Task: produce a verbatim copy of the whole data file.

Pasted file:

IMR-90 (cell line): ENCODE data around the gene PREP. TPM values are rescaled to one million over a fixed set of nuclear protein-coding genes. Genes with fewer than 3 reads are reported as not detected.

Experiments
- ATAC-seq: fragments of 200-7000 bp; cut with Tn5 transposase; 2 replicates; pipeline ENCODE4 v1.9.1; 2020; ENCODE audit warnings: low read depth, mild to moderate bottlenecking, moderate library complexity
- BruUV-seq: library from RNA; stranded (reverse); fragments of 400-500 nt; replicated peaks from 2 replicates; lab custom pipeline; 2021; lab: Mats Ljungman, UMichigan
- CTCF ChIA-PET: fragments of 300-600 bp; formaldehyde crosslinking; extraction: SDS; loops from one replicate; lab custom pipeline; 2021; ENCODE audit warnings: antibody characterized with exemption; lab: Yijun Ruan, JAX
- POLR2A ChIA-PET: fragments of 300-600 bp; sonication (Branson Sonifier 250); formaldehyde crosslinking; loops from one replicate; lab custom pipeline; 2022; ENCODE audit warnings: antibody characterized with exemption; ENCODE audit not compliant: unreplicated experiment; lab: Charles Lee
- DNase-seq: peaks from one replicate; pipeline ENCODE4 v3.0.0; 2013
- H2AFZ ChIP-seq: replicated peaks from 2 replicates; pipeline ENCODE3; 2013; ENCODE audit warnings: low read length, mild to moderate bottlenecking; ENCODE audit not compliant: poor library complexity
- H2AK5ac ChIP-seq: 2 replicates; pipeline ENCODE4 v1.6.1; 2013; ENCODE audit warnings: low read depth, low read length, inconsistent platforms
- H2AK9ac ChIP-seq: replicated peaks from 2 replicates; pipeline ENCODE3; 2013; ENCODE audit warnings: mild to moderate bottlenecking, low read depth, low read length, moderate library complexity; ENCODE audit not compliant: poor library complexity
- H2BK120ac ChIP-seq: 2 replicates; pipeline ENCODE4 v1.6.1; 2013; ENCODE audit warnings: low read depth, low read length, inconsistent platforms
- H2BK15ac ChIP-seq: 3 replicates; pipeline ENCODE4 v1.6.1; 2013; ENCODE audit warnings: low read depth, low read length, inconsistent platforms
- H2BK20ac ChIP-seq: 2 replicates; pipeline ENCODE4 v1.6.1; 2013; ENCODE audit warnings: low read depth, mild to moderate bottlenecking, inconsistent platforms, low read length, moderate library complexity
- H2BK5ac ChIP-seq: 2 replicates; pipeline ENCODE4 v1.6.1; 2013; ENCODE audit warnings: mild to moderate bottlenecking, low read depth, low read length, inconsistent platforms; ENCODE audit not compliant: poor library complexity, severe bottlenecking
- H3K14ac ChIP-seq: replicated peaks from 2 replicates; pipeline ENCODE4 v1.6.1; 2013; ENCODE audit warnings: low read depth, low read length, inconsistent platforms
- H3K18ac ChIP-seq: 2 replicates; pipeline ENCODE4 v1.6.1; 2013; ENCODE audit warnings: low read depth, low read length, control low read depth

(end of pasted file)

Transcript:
IMR-90 (cell line): ENCODE data around the gene PREP. TPM values are rescaled to one million over a fixed set of nuclear protein-coding genes. Genes with fewer than 3 reads are reported as not detected.

Experiments
- ATAC-seq: fragments of 200-7000 bp; cut with Tn5 transposase; 2 replicates; pipeline ENCODE4 v1.9.1; 2020; ENCODE audit warnings: low read depth, mild to moderate bottlenecking, moderate library complexity
- BruUV-seq: library from RNA; stranded (reverse); fragments of 400-500 nt; replicated peaks from 2 replicates; lab custom pipeline; 2021; lab: Mats Ljungman, UMichigan
- CTCF ChIA-PET: fragments of 300-600 bp; formaldehyde crosslinking; extraction: SDS; loops from one replicate; lab custom pipeline; 2021; ENCODE audit warnings: antibody characterized with exemption; lab: Yijun Ruan, JAX
- POLR2A ChIA-PET: fragments of 300-600 bp; sonication (Branson Sonifier 250); formaldehyde crosslinking; loops from one replicate; lab custom pipeline; 2022; ENCODE audit warnings: antibody characterized with exemption; ENCODE audit not compliant: unreplicated experiment; lab: Charles Lee
- DNase-seq: peaks from one replicate; pipeline ENCODE4 v3.0.0; 2013
- H2AFZ ChIP-seq: replicated peaks from 2 replicates; pipeline ENCODE3; 2013; ENCODE audit warnings: low read length, mild to moderate bottlenecking; ENCODE audit not compliant: poor library complexity
- H2AK5ac ChIP-seq: 2 replicates; pipeline ENCODE4 v1.6.1; 2013; ENCODE audit warnings: low read depth, low read length, inconsistent platforms
- H2AK9ac ChIP-seq: replicated peaks from 2 replicates; pipeline ENCODE3; 2013; ENCODE audit warnings: mild to moderate bottlenecking, low read depth, low read length, moderate library complexity; ENCODE audit not compliant: poor library complexity
- H2BK120ac ChIP-seq: 2 replicates; pipeline ENCODE4 v1.6.1; 2013; ENCODE audit warnings: low read depth, low read length, inconsistent platforms
- H2BK15ac ChIP-seq: 3 replicates; pipeline ENCODE4 v1.6.1; 2013; ENCODE audit warnings: low read depth, low read length, inconsistent platforms
- H2BK20ac ChIP-seq: 2 replicates; pipeline ENCODE4 v1.6.1; 2013; ENCODE audit warnings: low read depth, mild to moderate bottlenecking, inconsistent platforms, low read length, moderate library complexity
- H2BK5ac ChIP-seq: 2 replicates; pipeline ENCODE4 v1.6.1; 2013; ENCODE audit warnings: mild to moderate bottlenecking, low read depth, low read length, inconsistent platforms; ENCODE audit not compliant: poor library complexity, severe bottlenecking
- H3K14ac ChIP-seq: replicated peaks from 2 replicates; pipeline ENCODE4 v1.6.1; 2013; ENCODE audit warnings: low read depth, low read length, inconsistent platforms
- H3K18ac ChIP-seq: 2 replicates; pipeline ENCODE4 v1.6.1; 2013; ENCODE audit warnings: low read depth, low read length, control low read depth